The report is posted online.
Charleston, W.Va. -- The quality of West Virginia's groundwater is generally good, according to a recent 10-year U.S. Geological Survey study, the most comprehensive assessment of West Virginia's groundwater quality to date. In the majority of cases, raw, untreated groundwater samples met primary drinking-water criteria meant for finished, supplied drinking water.
However, in more than half of the groundwater samples, naturally occurring iron and manganese exceeded secondary drinking-water criteria, which are non-enforceable guidelines, and, in the northwest portion of the state and the Eastern Panhandle, radon gas concentrations in groundwater frequently exceeded a proposed maximum concentration level, according to the report done in cooperation with West Virginia Department of Environmental Protection, Division of Water and Waste Management. Recent research has linked manganese and excess iron to developmental delays in children and breathing radon gas, which can also accumulate indoors from running water, increases the risk for lung cancer.
The results highlight the importance of private well owners testing and potentially treating their water. While public water supplies are treated to ensure that water reaching the tap of households meets federal requirements, there are no such requirements for private supplies.
"I want to personally thank the scientists who persisted in this monumental effort to gather an immense amount of data in a state with complex geology on a very important topic: the safety of the water we drink," said USGS Director Marcia McNutt. "Overall, the results of this study are very good news for those who rely on ground water in West Virginia, although those with private wells would be wise to get their water tested for a few elements of possible concern."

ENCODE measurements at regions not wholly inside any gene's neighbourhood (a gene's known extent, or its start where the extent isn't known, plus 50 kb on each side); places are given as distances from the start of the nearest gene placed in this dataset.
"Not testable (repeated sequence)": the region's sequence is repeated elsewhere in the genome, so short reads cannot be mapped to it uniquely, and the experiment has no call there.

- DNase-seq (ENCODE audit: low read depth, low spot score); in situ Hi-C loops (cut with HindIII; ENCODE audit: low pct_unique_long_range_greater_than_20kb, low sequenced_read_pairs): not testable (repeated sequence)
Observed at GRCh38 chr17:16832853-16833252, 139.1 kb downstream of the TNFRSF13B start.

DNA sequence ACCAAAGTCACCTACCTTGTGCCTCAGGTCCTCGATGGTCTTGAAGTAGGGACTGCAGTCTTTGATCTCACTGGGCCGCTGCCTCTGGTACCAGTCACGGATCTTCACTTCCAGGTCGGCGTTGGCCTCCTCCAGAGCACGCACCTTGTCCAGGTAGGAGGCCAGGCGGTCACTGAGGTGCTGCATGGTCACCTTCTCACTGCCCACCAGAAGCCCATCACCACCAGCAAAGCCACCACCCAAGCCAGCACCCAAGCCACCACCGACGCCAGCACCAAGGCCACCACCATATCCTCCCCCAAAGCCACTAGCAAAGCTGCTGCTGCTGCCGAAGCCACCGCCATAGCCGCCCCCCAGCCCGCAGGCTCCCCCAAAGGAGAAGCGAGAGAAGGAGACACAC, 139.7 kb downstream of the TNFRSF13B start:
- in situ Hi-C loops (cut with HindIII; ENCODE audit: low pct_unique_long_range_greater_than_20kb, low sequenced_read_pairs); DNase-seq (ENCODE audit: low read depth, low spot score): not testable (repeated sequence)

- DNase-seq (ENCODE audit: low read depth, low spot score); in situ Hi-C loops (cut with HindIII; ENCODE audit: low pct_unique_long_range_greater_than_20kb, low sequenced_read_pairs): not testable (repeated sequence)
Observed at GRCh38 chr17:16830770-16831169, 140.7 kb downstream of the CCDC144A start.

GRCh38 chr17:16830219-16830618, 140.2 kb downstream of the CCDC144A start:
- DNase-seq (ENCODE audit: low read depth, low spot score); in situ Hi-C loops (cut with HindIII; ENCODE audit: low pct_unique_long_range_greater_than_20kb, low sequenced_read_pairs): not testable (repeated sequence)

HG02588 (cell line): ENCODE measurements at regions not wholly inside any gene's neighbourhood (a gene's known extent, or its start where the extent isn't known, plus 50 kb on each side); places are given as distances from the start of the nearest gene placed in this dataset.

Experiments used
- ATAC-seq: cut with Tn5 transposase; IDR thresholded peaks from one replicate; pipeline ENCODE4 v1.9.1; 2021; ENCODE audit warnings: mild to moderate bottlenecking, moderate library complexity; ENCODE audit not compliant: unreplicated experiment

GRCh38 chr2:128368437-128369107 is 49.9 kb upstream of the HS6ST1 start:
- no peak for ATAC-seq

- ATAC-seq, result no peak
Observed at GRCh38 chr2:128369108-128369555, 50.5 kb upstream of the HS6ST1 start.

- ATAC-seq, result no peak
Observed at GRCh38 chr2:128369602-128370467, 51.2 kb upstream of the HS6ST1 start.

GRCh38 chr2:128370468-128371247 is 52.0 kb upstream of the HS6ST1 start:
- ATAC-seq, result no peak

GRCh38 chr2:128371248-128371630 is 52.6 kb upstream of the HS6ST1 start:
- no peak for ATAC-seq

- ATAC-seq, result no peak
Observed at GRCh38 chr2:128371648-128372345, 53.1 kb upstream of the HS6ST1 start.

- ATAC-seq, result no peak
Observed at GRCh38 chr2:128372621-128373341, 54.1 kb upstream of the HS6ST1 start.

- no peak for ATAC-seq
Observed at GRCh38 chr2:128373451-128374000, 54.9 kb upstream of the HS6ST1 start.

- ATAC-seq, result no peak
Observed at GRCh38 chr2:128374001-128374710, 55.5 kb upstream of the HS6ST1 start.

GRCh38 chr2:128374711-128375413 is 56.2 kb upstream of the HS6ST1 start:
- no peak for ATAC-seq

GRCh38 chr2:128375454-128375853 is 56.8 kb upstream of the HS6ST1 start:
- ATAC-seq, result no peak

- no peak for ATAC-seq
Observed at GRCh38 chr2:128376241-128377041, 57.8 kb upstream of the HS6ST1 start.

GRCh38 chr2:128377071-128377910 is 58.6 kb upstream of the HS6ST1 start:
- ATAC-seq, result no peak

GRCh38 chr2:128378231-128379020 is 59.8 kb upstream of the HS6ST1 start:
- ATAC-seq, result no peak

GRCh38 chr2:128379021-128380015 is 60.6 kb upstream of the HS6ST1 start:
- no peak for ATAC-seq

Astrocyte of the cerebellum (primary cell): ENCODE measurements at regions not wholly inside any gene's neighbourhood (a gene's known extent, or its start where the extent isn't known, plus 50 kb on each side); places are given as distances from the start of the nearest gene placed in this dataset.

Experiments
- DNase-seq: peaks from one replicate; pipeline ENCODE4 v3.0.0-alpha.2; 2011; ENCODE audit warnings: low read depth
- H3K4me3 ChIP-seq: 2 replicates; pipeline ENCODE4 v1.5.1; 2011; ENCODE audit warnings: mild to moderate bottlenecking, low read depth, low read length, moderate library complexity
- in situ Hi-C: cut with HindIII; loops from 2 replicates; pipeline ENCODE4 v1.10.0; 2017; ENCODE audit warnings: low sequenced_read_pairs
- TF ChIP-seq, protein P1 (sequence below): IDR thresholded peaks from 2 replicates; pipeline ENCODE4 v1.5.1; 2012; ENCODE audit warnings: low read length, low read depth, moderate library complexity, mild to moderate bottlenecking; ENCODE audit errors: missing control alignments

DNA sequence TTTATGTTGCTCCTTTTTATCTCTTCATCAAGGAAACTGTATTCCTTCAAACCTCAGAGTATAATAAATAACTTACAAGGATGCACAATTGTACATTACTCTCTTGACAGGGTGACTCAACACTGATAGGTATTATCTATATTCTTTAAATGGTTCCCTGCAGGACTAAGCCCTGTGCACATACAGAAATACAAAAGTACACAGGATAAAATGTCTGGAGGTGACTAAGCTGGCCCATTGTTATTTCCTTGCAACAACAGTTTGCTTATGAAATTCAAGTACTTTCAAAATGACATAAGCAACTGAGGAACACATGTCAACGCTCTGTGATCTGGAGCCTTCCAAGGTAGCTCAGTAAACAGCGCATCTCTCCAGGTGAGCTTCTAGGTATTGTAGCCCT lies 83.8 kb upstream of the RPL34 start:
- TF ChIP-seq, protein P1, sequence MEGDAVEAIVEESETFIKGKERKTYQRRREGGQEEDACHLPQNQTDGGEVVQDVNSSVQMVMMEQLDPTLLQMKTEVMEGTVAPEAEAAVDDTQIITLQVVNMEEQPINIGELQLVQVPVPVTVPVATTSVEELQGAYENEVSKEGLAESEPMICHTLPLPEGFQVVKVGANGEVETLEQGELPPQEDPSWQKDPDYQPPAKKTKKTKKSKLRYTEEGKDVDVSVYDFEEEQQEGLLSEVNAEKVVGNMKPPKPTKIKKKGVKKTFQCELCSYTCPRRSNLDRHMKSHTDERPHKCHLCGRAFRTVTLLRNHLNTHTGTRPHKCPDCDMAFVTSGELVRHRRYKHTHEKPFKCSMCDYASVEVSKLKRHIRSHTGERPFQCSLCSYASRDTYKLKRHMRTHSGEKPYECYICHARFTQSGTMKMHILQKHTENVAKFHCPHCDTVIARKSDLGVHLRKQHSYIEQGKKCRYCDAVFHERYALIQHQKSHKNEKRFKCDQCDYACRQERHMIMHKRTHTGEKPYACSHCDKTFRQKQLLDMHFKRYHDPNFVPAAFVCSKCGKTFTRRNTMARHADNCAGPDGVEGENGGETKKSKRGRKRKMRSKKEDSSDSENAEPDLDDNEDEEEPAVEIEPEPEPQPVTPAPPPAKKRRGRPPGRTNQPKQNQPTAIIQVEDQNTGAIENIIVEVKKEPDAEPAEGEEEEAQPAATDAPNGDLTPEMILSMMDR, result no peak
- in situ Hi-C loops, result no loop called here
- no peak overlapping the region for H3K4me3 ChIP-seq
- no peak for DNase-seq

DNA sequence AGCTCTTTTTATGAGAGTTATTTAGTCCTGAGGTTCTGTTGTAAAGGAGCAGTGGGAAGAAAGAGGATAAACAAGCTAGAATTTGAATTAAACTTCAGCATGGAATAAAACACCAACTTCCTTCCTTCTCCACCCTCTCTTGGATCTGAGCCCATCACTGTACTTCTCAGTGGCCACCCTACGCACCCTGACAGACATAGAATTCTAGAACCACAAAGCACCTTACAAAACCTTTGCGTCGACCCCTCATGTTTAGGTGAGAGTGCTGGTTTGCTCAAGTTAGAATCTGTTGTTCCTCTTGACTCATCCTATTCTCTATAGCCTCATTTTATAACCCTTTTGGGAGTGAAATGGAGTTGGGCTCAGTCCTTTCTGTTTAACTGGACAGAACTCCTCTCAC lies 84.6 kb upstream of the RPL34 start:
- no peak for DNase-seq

About 42 percent of all West Virginians rely on groundwater for their domestic water supply; however, prior to 2008, the quality of the state’s groundwater was largely unknown.
"This report shows where groundwater contamination is most likely for a variety of substances," said USGS scientist Doug Chambers, who led the study. "This research is intended to help inform decisions ranging from water and land management to public health. Although this study primarily sampled public-supply wells, we would remind private well owners in West Virginia that it remains important to test their water."
Private wells are not regulated and it is the owner's responsibility to test and treat the water. Many of the contaminants identified can be reduced or eliminated through a variety of treatments. Private well owners can find more information at the WV DEP website.
For this study, scientists sampled groundwater for a wide range of natural and manmade chemical characteristics, including metals, nutrients, volatile organic compounds, fecal indicator bacteria, and radon from 1999-2008. Some samples were further analyzed for pesticides or semi-volatile organic compounds. All samples were of raw, untreated groundwater.
Organic compounds and trace elements exceeding drinking-water criteria were found at much lower frequencies than iron, manganese, and radon. Pesticides occurred most frequently and in higher concentrations in limestone areas of the state where agriculture is concentrated.
"In much of West Virginia, local geology has the strongest influence on groundwater quality," said Chambers, noting the frequency of natural contaminants. "Man-made compounds are more closely related to aquifer susceptibility, including areas of limestone geology, river valleys, and areas with high use of these compounds."
Information about water quality nationwide is found on the USGS National Water-Quality Assessment Program website.
Access the USGS West Virginia Water Science Center for more information about water in West Virginia.
Links and contacts within this release are valid at the time of publication.